This is how you set up a Facebook Business page for your company

Published on August 15, 2020
Last modified on May 19, 2022

Estimated reading time: 4 minutes

The use of social networking sites is an effective way to promote your business. As such, one of the best ways to connect with your target market and build a following for your company is to create a Facebook Business page.

Facebook gives you an opportunity to show a “face”, “name”, and “personality” to your brand. Given that the page represents your company, genuine communication, one-on-one conversations, and non-business interaction show the human side of your business.

Aside from building a community, a Facebook Business page is good for your SEO. You are directing traffic to your website by sharing posts and links – and this action can give an SEO boost if they are indexed by the search engines.

(Figure 1: The 1902 Software Facebook Business page)

Setting up a Facebook Business page

1. Essential information

You will need the basics such as a page name, a short description of your business, and some graphics for your profile and cover photo.

  • Your profile photo can simply be your logo.
  • The cover photo can be a general slogan or a specific banner if you’re having some special sales or other events. The design should align with your brand and your site’s design.

It’s best to fill up as much information as you can when you’re setting up so that any potential customer that stumbles upon your page can find the information they’re looking for. Some of the most important are:

  • Contact information
  • Location
  • Business hours
  • ‘Your story’ (A longer and detailed description for your business)
  • Call to action (The default is ‘Send message’, which will take the person to Messenger and allow them to chat with your page. If you want to drive them to your website or webshop, you can select ‘Learn more’ or ‘Shop Now’.)

2. Posting schedule

For the first few months after you’ve created your page, you will be experimenting a lot so that you can gather enough data. There is really no one-size-fits-all standard for this, because it will largely depend on your audience.

We recommend posting once a day for at least the first month if possible, so that you can accurately gauge:

  • What days of the week do you get the most engagement? (‘Engagement’ is any action done by a person with your post—like, comment, share, like page, message, etc.)
  • What time period is your audience most active? Is it mornings, lunch break, or at the end of the workday?

It would be best if you can line up your posts as early as now so that you don’t have to scramble around for something to post every day. There are automatic post scheduling tools available, but you can just as easily keep your posts in an Excel sheet and just set aside a time every day to post.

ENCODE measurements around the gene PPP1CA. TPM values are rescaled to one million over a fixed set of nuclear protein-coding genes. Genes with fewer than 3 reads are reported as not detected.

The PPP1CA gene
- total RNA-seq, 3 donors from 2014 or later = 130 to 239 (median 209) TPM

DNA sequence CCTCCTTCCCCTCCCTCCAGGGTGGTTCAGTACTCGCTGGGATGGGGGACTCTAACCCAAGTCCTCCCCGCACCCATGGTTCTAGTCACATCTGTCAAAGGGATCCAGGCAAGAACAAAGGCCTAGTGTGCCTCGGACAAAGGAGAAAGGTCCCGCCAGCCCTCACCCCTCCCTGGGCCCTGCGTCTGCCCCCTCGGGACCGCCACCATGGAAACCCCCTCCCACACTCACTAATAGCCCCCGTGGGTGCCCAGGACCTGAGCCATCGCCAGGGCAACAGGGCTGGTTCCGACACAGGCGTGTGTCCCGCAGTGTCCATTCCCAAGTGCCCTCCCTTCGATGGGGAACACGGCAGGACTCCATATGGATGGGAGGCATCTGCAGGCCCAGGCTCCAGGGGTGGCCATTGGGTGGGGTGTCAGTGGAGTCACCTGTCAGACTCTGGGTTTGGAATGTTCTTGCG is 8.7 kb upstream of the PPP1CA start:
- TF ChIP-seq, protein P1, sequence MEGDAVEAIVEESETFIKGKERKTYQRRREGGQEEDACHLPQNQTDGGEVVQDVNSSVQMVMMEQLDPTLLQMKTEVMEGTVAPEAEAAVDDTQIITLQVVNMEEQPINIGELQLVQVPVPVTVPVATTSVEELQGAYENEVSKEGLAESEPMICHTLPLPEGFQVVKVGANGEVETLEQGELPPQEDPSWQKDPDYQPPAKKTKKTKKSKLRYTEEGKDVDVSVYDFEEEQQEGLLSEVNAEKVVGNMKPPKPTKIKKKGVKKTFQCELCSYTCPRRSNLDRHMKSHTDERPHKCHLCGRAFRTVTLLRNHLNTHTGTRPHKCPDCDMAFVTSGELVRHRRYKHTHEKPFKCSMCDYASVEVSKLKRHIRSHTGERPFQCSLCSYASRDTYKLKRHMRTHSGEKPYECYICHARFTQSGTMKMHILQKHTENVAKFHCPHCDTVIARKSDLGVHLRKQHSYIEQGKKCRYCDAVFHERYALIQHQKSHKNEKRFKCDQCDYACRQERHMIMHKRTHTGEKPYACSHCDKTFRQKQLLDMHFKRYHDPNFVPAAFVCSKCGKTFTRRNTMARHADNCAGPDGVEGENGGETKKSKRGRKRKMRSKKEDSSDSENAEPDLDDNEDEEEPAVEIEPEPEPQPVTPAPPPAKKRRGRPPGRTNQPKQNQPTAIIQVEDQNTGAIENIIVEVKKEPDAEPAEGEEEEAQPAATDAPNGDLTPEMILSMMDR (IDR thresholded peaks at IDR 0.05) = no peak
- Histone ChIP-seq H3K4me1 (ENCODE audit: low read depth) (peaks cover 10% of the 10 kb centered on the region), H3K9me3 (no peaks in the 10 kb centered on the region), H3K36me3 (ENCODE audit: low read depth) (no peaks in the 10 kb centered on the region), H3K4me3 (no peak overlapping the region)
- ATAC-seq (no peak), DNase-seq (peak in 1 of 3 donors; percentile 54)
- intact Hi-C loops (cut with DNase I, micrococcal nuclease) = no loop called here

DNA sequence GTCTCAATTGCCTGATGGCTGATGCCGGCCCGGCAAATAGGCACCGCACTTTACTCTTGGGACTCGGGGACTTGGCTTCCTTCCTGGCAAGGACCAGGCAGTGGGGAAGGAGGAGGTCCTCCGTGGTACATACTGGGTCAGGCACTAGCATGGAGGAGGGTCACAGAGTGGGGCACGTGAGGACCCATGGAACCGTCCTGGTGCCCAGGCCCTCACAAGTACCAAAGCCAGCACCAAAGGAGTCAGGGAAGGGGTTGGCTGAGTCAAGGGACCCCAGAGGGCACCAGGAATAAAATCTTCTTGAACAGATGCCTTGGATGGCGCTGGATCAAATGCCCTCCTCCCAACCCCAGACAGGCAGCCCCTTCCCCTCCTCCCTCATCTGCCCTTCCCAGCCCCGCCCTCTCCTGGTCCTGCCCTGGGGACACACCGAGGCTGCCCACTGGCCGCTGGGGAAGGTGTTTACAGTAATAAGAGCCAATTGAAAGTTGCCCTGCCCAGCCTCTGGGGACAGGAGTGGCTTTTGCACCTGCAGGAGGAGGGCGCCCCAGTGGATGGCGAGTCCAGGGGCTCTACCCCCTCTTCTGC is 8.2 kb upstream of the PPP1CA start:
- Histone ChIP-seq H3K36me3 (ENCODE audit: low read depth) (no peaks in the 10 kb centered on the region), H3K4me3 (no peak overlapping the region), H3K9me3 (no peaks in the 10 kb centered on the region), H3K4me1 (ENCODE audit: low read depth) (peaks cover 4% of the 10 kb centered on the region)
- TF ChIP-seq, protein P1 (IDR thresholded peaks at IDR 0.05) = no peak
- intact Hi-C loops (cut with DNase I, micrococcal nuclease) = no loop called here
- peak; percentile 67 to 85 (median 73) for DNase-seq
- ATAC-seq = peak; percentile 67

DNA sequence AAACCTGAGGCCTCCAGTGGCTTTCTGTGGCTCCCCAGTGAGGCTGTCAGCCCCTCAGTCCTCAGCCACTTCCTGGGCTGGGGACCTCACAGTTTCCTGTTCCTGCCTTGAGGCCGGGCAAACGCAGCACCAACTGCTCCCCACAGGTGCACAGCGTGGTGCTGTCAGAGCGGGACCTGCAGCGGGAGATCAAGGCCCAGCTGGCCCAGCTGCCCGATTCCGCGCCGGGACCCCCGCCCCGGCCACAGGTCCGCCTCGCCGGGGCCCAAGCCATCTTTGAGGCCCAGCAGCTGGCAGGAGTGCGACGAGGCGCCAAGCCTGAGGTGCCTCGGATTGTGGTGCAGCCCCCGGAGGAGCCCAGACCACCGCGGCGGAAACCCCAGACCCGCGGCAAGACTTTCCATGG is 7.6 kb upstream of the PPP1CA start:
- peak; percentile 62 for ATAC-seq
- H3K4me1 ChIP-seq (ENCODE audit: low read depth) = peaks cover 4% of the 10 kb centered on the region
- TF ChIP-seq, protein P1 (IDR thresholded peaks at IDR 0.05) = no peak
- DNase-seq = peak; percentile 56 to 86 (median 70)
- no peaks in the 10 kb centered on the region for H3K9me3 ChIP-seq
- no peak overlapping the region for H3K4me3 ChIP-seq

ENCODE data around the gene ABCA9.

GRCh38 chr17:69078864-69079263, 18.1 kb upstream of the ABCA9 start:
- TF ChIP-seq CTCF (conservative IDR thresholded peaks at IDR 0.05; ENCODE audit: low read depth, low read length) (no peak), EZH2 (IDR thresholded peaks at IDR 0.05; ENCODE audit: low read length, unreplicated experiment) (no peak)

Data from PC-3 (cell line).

3. Posts

Generally, videos get the most engagement on Facebook, followed by image posts. Business pages rarely publish text posts. Aside from showcasing your products, you can also share short ‘tips and tricks’, trivia, etc. that your audience may like.

What’s your main goal for the Facebook page?
Is it to get people to visit your webshop when they see you on Facebook? If so, then it’s better to share a link every time you post. This way, if they’re interested in the post, they can easily click on it and be directed to your website or webshop, and not have to click on your page and then click on your link from there.

Link posts also let you add more information to the post—a caption, headline, and a link description.

(Figure 2: An example post for 1902 Software Facebook Business page)

If your goal is to simply raise awareness for your brand, then normal static images will do.

Remember to add URL parameters so that you can measure how much of your traffic is coming from your Facebook page. Here’s an example of a link with URL parameters:

When a person clicks on your post with this URL, it will show up in your Analytics dashboard like this:

(Figure 3: The Facebook Analytics dashboard for 1902 Software page. This gives you a better insight into where your traffic is coming from, and lets you know whether your post is doing what it’s supposed to do. In this example, we know that this post (this one is actually an ad) brought in 17 people into our website.)

4. Page Management History Tool 

This is a brand-new feature of Facebook pages that can help multiple users to see every single action made on and by your page. It shows when the action is taken and who enacted them.

(Figure 4: An example of a Facebook Analytics dashboard, highlighting the
Page Management History tool menu location.)